‘The BHA was founded in 1896 to advance understanding of this worldview and provide a voice for the non-religious. Even as we celebrate our 120th anniversary and find that our values have become accepted as the mainstream liberal values of the day, we know that we still have work to do to reach people whose family backgrounds or personal situations make it harder for them to express the values they hold confidently and openly.

‘We know from our experience that Humanism strikes a chord with many people when they hear of it: they suddenly realise that they have been humanists all their lives. We hope that many thousands of new people will come to that realisation as a result of this new campaign.’

BHA: Government publishes plans to turn all schools into academies, with far-reaching implications

Please note in your diary: Jay Harman of the British Humanist Association is coming to talk to Shropshire Humanist Group on this subject on Thursday 16 June at 7.30 pm.

The Department for Education (DfE) has published a white paper setting out its plans to turn every state school in England into an academy. Entitled Educational Excellence Everywhere, the white paper states that ‘by the end of 2020, all schools will be academies or in the process of becoming academies’, with the end of 2022 being the deadline by which that process must be complete. Among other things, the move means that local authorities will no longer maintain any schools, as has historically been the case, and no school in England will be obliged to follow the National Curriculum. While there is a lack of detail on many aspects of the proposals, the British Humanist Association (BHA) has expressed concern that in many areas there are currently inadequate safeguards in place to ensure schools remain fully inclusive of those of all religions and none.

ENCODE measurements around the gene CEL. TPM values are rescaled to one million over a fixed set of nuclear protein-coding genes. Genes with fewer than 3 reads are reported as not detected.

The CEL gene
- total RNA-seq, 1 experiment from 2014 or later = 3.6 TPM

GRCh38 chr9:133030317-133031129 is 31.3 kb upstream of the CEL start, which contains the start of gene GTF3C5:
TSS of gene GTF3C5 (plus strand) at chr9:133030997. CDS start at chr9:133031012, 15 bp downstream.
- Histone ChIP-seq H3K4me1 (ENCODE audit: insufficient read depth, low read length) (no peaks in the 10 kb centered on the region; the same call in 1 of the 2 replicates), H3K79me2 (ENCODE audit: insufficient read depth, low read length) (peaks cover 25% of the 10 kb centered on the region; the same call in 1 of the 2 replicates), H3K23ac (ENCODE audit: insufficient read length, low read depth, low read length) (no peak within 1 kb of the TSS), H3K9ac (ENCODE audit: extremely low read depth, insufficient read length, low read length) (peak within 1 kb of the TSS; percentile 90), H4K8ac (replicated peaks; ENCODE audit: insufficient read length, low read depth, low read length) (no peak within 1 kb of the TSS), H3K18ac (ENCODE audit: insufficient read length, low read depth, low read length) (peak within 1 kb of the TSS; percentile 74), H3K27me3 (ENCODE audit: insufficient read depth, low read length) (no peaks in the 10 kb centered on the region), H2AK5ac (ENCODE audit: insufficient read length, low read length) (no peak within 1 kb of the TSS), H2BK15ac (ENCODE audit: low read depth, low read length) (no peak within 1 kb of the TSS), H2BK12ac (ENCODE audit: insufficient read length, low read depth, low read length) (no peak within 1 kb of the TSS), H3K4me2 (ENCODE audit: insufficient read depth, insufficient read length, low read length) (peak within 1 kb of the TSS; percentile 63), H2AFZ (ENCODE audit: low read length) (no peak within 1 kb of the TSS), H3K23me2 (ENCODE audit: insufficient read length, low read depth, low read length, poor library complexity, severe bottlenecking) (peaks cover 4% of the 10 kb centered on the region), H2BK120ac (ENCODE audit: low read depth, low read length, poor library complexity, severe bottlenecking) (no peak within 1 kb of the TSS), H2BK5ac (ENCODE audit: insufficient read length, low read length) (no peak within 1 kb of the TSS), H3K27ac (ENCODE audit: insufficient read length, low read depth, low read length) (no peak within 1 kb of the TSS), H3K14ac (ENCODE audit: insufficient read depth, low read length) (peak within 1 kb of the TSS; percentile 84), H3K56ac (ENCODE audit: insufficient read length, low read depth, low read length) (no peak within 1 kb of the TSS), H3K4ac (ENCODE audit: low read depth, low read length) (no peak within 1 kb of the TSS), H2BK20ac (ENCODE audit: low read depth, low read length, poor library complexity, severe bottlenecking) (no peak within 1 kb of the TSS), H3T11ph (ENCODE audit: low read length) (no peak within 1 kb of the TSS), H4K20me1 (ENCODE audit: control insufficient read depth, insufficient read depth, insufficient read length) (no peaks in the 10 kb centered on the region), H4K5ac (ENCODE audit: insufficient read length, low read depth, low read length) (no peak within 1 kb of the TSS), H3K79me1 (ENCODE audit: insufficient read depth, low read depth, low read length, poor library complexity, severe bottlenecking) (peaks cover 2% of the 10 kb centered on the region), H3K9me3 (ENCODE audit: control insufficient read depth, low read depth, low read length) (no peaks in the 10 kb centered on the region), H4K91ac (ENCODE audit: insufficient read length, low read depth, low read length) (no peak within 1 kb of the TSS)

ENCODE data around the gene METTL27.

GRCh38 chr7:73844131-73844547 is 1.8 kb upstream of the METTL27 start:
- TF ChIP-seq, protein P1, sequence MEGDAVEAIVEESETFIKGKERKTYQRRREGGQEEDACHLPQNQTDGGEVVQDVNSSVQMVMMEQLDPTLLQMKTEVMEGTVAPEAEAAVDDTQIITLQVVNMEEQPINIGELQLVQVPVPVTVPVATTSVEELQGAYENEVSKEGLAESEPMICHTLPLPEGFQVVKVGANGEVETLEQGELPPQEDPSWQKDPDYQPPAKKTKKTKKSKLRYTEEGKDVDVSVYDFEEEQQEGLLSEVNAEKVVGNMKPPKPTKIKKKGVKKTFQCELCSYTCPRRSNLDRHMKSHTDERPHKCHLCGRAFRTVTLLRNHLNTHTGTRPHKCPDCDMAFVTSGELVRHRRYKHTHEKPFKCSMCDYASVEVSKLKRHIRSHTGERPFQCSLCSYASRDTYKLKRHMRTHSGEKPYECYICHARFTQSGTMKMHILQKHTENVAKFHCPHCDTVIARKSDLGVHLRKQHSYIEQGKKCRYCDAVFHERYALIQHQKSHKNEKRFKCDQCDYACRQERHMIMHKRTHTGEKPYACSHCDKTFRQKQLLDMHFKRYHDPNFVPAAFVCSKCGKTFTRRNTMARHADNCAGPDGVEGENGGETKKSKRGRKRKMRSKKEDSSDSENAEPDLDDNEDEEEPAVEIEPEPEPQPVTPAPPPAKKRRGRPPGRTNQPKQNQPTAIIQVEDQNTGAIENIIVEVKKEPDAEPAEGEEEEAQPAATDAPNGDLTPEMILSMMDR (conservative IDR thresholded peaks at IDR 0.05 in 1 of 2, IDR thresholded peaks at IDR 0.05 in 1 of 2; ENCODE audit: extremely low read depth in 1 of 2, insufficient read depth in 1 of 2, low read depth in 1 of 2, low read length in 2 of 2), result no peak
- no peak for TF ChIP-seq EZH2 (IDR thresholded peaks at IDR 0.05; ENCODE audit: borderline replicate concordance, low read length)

Currently around 60% of secondary schools and 15% of primaries are academies. As such, they receive their funding directly from central government, rather than from their local authority, and are also free to manage the day-to-day running of the school in a range of areas, such as drafting their own admission policies, choosing whether or not to follow the National Curriculum, and setting their own religious education (RE) syllabus. As it stands, only schools which are deemed to be failing or ‘coasting’ are to be required to convert to academies – subject to legislation currently passing through Parliament – but the new proposals will mean all schools, regardless of their performance, will be obliged to convert.